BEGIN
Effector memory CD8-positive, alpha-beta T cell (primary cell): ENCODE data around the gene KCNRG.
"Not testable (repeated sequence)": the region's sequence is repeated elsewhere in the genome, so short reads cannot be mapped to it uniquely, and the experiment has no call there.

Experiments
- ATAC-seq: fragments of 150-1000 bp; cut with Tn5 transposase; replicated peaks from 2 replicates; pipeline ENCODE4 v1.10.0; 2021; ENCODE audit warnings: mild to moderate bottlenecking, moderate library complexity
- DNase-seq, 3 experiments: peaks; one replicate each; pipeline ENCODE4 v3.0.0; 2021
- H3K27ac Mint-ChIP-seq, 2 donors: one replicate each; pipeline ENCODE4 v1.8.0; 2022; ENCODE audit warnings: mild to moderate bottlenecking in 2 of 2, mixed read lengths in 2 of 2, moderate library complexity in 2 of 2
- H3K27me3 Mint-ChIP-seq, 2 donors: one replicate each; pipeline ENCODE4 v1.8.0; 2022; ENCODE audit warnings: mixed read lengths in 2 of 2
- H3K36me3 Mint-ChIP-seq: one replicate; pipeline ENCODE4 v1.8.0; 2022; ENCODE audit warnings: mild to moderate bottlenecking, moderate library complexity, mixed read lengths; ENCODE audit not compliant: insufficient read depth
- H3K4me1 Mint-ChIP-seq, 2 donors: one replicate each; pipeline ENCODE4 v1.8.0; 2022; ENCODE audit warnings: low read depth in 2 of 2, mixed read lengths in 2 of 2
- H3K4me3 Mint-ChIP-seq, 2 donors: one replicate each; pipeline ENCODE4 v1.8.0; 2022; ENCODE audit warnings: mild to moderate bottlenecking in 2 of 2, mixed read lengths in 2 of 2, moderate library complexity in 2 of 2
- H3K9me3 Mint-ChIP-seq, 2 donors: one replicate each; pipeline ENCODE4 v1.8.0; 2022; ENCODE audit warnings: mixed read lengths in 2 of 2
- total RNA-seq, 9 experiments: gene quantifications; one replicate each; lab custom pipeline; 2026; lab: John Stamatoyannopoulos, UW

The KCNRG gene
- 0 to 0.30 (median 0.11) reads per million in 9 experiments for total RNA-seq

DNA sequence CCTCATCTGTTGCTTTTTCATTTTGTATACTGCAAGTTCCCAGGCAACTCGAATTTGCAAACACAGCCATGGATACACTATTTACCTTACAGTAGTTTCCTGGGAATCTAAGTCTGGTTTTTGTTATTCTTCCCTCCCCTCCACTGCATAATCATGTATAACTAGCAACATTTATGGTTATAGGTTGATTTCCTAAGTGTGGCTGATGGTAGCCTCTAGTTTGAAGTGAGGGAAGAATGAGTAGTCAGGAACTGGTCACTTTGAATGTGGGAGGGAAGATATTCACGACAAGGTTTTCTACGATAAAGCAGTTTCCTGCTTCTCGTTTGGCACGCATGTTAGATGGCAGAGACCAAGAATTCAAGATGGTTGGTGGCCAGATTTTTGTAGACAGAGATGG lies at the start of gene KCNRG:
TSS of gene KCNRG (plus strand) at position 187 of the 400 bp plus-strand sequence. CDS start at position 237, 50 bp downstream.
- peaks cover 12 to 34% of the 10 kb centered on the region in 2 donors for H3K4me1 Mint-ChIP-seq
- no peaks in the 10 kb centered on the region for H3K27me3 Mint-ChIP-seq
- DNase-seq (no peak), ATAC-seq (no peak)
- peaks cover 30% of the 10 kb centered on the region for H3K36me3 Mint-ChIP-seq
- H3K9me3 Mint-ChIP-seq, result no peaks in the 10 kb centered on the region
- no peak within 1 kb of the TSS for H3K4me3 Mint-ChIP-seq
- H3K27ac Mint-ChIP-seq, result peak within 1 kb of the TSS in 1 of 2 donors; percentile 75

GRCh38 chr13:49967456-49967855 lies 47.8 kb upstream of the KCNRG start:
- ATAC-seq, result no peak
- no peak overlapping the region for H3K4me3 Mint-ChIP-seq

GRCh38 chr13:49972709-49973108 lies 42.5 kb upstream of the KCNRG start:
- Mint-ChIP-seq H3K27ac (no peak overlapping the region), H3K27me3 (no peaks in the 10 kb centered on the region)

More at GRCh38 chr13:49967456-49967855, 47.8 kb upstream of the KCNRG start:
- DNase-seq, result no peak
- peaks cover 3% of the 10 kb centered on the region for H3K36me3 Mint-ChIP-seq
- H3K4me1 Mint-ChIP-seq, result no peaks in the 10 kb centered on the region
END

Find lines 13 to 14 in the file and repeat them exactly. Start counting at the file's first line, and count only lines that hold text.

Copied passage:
The KCNRG gene
- 0 to 0.30 (median 0.11) reads per million in 9 experiments for total RNA-seq